The Oldest Temple in Kyoto
I think this temple is usually quiet throughout the year. Maybe the reason is that the temple has not proactively advertised itself to the public – they do not even has their own website… Actually, that is why I love this temple. It is always nice to see fewer people when stepping into old temples. Precinct of the temple is large enough, and good to walk around.
According to “Nihon Shoki” (ancient chronicles of Japan), this temple was built sometime early in 7th Century, way before the capital was relocated to Kyoto (794). Unfortunately, detailed history of the temple is unknown because old documents which belonged to the temple were all burnt in fire in 818. So, there have been several different presumptions regarding the temple’s history. But I think the uncertain factors can make the history more mysterious and fascinating.
One thing very clear is that this temple is the oldest temple in Kyoto, although the original buildings were all gone due to several fires in its history. FYI, the name of the temple when it was built was “Hachioka-dera” Temple and it was presumably located somewhere else. The principal image of the temple at the time was “Miroku-Bosatsu” (Bodhisattva Maitreya – I will talk about this later in this article), but as the capital was relocated to Kyoto, “Buddha of Healing” became the principal image of the temple. And after a while, the principal image was eventually changed to Prince Shotoku (semi-legendary regent and politician) who was heavily associated with the history of the temple.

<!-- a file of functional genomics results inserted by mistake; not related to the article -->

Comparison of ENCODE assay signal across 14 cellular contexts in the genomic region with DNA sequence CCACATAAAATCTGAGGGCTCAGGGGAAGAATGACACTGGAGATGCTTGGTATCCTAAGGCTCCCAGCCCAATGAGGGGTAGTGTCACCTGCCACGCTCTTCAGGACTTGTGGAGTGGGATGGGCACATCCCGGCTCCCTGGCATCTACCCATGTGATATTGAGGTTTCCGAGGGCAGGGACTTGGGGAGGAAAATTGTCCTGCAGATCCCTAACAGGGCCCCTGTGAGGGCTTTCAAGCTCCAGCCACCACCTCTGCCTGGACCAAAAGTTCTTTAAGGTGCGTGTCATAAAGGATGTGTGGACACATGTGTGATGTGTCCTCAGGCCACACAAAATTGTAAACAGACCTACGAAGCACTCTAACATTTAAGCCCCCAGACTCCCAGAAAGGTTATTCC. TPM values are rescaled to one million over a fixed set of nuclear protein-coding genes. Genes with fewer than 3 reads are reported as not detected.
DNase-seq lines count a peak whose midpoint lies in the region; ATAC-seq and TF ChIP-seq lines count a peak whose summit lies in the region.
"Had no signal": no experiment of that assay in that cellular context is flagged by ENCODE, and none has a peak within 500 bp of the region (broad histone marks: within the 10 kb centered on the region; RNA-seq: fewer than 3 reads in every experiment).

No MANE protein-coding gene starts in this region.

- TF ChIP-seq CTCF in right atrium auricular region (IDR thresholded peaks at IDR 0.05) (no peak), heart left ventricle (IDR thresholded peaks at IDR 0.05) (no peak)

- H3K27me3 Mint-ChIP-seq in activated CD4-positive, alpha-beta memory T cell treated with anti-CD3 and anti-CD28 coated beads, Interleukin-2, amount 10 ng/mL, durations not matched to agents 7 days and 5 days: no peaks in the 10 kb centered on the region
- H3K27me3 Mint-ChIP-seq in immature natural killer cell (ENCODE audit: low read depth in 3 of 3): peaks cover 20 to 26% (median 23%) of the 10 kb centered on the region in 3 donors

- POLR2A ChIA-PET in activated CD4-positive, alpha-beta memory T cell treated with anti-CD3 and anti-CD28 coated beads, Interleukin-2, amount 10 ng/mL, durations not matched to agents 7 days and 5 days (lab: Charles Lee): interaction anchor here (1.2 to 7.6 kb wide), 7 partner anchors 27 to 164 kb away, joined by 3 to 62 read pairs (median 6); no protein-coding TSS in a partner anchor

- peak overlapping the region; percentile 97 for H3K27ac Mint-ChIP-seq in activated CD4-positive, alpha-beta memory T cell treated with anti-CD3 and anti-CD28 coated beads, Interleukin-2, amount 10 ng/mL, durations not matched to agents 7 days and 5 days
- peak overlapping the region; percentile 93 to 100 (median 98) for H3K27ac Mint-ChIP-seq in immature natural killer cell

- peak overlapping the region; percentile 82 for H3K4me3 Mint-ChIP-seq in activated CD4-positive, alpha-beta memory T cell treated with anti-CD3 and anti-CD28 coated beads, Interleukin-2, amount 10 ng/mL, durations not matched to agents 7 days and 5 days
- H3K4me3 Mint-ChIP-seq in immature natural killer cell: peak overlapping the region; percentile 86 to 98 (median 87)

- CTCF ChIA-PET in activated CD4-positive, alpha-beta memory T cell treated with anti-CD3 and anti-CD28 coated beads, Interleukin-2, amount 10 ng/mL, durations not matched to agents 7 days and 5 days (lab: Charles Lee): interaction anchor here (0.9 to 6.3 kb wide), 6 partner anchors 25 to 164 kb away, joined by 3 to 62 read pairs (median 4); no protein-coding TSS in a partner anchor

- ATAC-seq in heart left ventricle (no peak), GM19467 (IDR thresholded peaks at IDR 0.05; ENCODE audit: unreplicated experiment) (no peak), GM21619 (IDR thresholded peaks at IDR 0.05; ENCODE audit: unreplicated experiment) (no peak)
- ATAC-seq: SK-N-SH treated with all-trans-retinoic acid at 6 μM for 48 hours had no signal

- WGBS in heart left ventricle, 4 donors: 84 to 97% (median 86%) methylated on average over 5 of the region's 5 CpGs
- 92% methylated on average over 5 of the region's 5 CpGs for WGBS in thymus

Beautiful Wooden Statue of Crowned Bodhisattva Maitreya (Miroku-Bosatsu)
Crowned Miroku-Bosatsu is the most beautiful wooden statue of Bodhisattva in Japan. It looks really elegant with a subtle smile, sitting contemplatively in the half-lotus position. This is the first wooden statue of Bodhisattva designated as a National Treasure of Japan (in 1951).
FYI, it has been believed that Miroku-Bosatsu is a Bodhisattva descending on the earth to relieve people from sufferings 5,670 million years after the death of Gautama Buddha. 5,670 million years ! Since Gautama Buddha died in 386, it will be a long while before Miroku-Bosatsu is eventually descending.
The way Miroku-Bosatsu sits reminded me of “The Thinker” of Rodin. Maybe Miroku-Bosatsu has been (and will be) seriously thinking about how to save our offspring from ruin.
The statue of Miroku-Bosatsu was safe even in the series of fires. So, what we see now is the original statue, although the very original one was covered with Gold foils.
Family Temple of Hata Clan
Hata clan was an immigrant clan who would live in Yamashiro-no-Kuni province (= ancient Kyoto). It has been said that they were descendants of Qin Dynasty of Imperial China and moved into Japan through Korean Peninsula sometime in the 3rd Century. They brought into Japan a set of highly advanced technologies such as flood control, metal fabrication, civil engineering + development, textile, etc. They were so successful in developing Yamashiro-no-Kuni province, that they received full recognition from the Imperial Court. They were recognized, so to speak, as an ultimate general contractor.